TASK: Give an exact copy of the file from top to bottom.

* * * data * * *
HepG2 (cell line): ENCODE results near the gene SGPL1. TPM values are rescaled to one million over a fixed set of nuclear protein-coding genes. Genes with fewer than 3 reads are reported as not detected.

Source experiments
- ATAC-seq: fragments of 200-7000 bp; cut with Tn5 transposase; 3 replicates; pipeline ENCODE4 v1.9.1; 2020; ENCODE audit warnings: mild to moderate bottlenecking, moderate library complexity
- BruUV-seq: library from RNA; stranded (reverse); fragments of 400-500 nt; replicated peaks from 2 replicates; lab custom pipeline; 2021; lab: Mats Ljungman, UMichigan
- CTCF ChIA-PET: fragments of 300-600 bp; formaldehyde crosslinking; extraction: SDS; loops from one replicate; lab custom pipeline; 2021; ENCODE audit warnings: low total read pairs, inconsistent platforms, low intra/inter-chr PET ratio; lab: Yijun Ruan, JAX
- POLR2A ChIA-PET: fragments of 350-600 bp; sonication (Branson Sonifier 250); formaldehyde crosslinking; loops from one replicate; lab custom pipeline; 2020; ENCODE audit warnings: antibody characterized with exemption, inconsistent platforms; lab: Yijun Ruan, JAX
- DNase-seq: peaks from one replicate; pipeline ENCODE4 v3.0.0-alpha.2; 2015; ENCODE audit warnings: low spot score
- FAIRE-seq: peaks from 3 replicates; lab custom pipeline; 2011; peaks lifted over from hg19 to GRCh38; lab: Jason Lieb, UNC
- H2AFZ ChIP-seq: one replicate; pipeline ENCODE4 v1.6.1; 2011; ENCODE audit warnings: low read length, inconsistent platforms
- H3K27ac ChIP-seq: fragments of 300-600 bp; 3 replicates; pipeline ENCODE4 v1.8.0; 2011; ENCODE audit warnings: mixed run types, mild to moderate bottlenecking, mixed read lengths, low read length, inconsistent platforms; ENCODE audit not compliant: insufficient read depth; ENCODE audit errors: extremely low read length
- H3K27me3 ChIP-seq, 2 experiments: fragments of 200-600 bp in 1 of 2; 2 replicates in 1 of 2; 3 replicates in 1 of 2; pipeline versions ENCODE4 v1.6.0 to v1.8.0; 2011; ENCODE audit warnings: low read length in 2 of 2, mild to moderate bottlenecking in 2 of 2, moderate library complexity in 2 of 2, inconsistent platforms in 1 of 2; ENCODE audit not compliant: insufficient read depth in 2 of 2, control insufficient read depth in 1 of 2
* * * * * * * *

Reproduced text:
HepG2 (cell line): ENCODE results near the gene SGPL1. TPM values are rescaled to one million over a fixed set of nuclear protein-coding genes. Genes with fewer than 3 reads are reported as not detected.

Source experiments
- ATAC-seq: fragments of 200-7000 bp; cut with Tn5 transposase; 3 replicates; pipeline ENCODE4 v1.9.1; 2020; ENCODE audit warnings: mild to moderate bottlenecking, moderate library complexity
- BruUV-seq: library from RNA; stranded (reverse); fragments of 400-500 nt; replicated peaks from 2 replicates; lab custom pipeline; 2021; lab: Mats Ljungman, UMichigan
- CTCF ChIA-PET: fragments of 300-600 bp; formaldehyde crosslinking; extraction: SDS; loops from one replicate; lab custom pipeline; 2021; ENCODE audit warnings: low total read pairs, inconsistent platforms, low intra/inter-chr PET ratio; lab: Yijun Ruan, JAX
- POLR2A ChIA-PET: fragments of 350-600 bp; sonication (Branson Sonifier 250); formaldehyde crosslinking; loops from one replicate; lab custom pipeline; 2020; ENCODE audit warnings: antibody characterized with exemption, inconsistent platforms; lab: Yijun Ruan, JAX
- DNase-seq: peaks from one replicate; pipeline ENCODE4 v3.0.0-alpha.2; 2015; ENCODE audit warnings: low spot score
- FAIRE-seq: peaks from 3 replicates; lab custom pipeline; 2011; peaks lifted over from hg19 to GRCh38; lab: Jason Lieb, UNC
- H2AFZ ChIP-seq: one replicate; pipeline ENCODE4 v1.6.1; 2011; ENCODE audit warnings: low read length, inconsistent platforms
- H3K27ac ChIP-seq: fragments of 300-600 bp; 3 replicates; pipeline ENCODE4 v1.8.0; 2011; ENCODE audit warnings: mixed run types, mild to moderate bottlenecking, mixed read lengths, low read length, inconsistent platforms; ENCODE audit not compliant: insufficient read depth; ENCODE audit errors: extremely low read length
- H3K27me3 ChIP-seq, 2 experiments: fragments of 200-600 bp in 1 of 2; 2 replicates in 1 of 2; 3 replicates in 1 of 2; pipeline versions ENCODE4 v1.6.0 to v1.8.0; 2011; ENCODE audit warnings: low read length in 2 of 2, mild to moderate bottlenecking in 2 of 2, moderate library complexity in 2 of 2, inconsistent platforms in 1 of 2; ENCODE audit not compliant: insufficient read depth in 2 of 2, control insufficient read depth in 1 of 2